Tamping iron

Related to Tamping iron: Phineas Gage
an iron rod for beating down the earthy substance in tamping for blasting.

See also: Tamping

Webster's Revised Unabridged Dictionary, published 1913 by G. & C. Merriam Co.
References in periodicals archive ?
An equal mix of history, science, and biography, the topics range from who really cut off Vincent van Gogh's ear (possibly Paul Gaugin) to Phineas Gage's changed behavior after a tamping iron put a hole in his skull (it damaged his "Organ of Benevolence (Kindness) bump") to using body parts for entertainment (skulls for kickball), remembrance (hair jewelry), luck (fingers bring fortune), and more.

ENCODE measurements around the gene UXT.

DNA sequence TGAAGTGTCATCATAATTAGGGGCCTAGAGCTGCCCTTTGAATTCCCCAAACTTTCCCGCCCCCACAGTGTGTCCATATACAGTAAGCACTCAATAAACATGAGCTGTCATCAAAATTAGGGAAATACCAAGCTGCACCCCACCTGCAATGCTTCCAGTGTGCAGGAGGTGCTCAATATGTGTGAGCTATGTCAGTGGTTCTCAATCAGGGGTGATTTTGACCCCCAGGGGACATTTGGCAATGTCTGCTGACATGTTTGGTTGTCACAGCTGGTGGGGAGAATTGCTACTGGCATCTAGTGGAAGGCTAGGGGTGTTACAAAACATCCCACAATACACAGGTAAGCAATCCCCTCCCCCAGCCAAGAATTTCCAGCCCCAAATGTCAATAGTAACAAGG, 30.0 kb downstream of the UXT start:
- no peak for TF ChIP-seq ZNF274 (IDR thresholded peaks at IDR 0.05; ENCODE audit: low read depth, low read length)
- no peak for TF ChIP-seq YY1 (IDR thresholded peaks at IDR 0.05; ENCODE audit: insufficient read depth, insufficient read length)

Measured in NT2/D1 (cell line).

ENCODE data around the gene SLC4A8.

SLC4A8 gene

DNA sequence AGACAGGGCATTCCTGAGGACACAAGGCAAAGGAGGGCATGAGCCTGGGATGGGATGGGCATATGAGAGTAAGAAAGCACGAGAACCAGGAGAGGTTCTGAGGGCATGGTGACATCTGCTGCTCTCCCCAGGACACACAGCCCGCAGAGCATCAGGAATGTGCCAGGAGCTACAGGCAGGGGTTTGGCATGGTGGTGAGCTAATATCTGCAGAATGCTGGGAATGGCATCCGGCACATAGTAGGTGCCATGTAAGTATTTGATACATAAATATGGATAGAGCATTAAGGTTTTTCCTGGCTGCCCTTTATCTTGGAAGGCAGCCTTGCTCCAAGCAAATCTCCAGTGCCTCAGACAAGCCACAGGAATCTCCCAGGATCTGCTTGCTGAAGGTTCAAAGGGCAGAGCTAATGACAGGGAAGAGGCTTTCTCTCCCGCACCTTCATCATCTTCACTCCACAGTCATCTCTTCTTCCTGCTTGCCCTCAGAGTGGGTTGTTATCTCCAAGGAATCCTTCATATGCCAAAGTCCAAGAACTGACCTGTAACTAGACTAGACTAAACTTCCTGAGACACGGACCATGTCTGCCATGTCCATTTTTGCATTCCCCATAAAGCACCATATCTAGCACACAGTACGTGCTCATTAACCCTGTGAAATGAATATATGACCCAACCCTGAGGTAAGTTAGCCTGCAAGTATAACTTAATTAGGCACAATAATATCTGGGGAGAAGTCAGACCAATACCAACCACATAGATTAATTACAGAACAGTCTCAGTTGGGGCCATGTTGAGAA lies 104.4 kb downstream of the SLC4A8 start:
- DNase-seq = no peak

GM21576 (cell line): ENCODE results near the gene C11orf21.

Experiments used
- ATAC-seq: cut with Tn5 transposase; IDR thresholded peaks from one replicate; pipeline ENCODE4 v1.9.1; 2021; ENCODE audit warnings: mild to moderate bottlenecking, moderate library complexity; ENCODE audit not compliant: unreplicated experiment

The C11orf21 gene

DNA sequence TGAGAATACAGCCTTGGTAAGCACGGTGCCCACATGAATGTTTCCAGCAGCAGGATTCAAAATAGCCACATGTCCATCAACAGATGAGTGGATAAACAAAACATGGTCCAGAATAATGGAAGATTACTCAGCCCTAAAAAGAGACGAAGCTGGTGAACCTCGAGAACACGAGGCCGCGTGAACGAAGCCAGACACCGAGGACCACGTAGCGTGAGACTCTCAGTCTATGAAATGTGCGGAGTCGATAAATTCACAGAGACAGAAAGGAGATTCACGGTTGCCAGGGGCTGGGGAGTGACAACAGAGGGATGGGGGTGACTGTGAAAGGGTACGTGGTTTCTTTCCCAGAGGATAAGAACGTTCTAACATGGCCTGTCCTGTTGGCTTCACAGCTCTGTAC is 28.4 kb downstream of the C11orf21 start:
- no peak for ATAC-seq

After a tamping iron blasted through the front part of his brain (shown) in 1848, the mild-mannered rail worker Phineas Gage turned nasty.
Harlow donated Phineas Gage's skull and tamping iron to the Harvard Medical School's Warren Anatomical Museum, located in the Countway Library of Medicine, where it still resides today.
He mistakenly triggered one explosion before an assistant had covered the strategically placed explosive powder with a buffer of sand; the force of the blast threw a 3-1/2-foot-long tamping iron through his head.
The skull and the offending tamping iron, which had been buried with Gage, have since resided in a Harvard University museum.